Canon EOS R5 and R6: 8K video and incredible stabilization


Canon has brought out the big guns in the fight for mirrorless camera supremacy: the EOS R5 and R6. With features including 8K video, in-body image stabilization, high-speed burst shooting and lightning-fast auto focus, there’s a lot to get excited about.

The R5 is the hero of the pair and sits squarely at the top of Canon’s mirrorless lineup. Arguably its most exciting feature is its ability to shoot video at 8K resolution at 30 frames per second. It’s a massive feat, and one that immediately puts this camera’s video skills above rivals like Sony’s A9II (4K video), Nikon’s Z7 (4K video) and even Panasonic’s Lumix S1H (6K video). 

Interestingly, Canon’s R5 doesn’t require in-body fans to keep cool while filming, unlike the Lumix S1H, and can shoot 8K video clips up to 20 minutes in length. 



Why do you need 8K?

8K might seem like an unnecessary amount of resolution, given that few people own any device that can play back 8K footage at full resolution, but its benefit is more for post production.

Having extra resolution in videos allows you to crop into the footage, either to digitally stabilise the shot, to better reframe a shot, or to create zoom effects in the footage or during transitions. Shooting at 4K and then cropping to zoom in post means you probably can only output your finished film in full HD. Starting off with a higher 8K resolution means you can do all kinds of stuff to your footage in post, but still be able to deliver a finished 4K file.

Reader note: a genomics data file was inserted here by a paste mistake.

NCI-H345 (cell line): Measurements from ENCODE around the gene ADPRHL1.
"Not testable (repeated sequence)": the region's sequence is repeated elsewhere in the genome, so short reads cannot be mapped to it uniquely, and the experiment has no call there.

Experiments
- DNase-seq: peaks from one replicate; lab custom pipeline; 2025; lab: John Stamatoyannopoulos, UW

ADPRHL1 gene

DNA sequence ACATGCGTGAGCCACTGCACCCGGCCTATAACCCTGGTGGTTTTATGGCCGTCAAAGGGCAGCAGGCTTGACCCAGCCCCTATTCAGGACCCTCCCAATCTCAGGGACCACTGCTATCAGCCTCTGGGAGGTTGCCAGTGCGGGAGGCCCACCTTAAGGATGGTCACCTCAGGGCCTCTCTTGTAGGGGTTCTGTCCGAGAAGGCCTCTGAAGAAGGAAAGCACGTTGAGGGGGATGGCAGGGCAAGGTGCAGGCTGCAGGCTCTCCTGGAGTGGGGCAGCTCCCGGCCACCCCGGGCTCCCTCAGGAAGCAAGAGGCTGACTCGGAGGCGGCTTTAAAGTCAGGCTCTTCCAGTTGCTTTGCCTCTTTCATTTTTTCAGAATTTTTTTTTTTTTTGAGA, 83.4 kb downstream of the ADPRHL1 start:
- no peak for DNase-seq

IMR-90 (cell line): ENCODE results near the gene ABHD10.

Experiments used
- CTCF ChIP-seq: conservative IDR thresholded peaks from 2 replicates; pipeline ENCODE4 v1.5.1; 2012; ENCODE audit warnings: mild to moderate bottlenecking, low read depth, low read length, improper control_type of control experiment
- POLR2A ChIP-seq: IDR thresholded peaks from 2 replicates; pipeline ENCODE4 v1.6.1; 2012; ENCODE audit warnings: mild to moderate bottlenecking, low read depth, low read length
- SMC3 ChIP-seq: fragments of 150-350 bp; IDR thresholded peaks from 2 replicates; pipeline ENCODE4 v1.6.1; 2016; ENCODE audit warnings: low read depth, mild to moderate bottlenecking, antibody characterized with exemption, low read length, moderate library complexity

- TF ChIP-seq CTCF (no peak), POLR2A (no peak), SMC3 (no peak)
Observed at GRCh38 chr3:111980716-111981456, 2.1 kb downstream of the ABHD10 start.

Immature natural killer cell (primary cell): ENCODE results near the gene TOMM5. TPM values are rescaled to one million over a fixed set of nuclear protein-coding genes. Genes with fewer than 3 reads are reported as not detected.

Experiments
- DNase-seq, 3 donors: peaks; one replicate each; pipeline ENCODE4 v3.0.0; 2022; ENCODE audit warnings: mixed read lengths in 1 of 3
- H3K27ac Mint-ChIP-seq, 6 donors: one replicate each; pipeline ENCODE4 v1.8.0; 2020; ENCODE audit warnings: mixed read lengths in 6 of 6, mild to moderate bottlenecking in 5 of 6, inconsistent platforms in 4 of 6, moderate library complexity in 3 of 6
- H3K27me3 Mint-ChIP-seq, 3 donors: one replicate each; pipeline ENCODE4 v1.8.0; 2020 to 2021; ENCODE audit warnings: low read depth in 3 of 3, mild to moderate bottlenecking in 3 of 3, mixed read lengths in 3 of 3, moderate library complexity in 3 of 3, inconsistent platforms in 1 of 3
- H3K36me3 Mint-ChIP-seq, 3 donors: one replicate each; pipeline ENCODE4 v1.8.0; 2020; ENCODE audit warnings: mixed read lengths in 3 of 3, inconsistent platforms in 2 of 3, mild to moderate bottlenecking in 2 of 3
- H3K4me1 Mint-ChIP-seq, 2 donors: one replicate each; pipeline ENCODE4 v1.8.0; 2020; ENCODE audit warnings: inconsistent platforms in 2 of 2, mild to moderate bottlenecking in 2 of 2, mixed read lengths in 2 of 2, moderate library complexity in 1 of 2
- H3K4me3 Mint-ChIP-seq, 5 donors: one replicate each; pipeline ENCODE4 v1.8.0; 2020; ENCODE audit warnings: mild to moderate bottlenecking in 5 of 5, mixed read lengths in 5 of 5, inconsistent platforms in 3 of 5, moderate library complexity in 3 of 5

That 8K can be shot in 10-bit 4:2:2 H.265. The file sizes will be immense, so you’ll need to invest in a large-capacity CFExpress card, which the R5 supports. It’s the only type of card fast enough to write those 8K files. Given the size of those files, it’d be worth considering a 512GB CFExpress card, which currently retails for £530 ($600), so factor that into your budget. The R5 also has an SD card slot, which will be more suited for stills. 4K video can be shot at 120fps for some cool slow motion effects. 



EOS R5 in-body image stabilization

One of the other big features of the R5 is its in-body image stabilization. This physically moves the image sensor inside the camera to try and counter slight movements from your hands. Together with the image stabilization found in some of the lenses themselves, this allows for hand-held shooting at shutter speeds much lower than you’d normally be able to achieve, without getting blurry shots. In fact, Canon says it can achieve sharp images with shutter speeds up to eight stops below what you’d normally need. I was shown an image that looked pin-sharp to my eye but that had apparently been taken with a 4-second shutter speed, hand held. I’ll be putting that to the test just as soon as possible.

Other features include a 45-megapixel sensor, a Digic X processor that provides 12 frames per second shooting with the mechanical shutter or 20fps with the electronic shutter, the “world’s fastest” dual-pixel autofocus, native ISO speeds up to 51,200, improved ergonomics, a weather-sealed magnesium alloy body, and a 120fps electronic viewfinder that has a 5.76m pixel resolution. There’s also a flip-out screen for help in composing shots at difficult angles — or, perhaps, for high-rolling vloggers who want to shoot their own YouTube videos at 8K.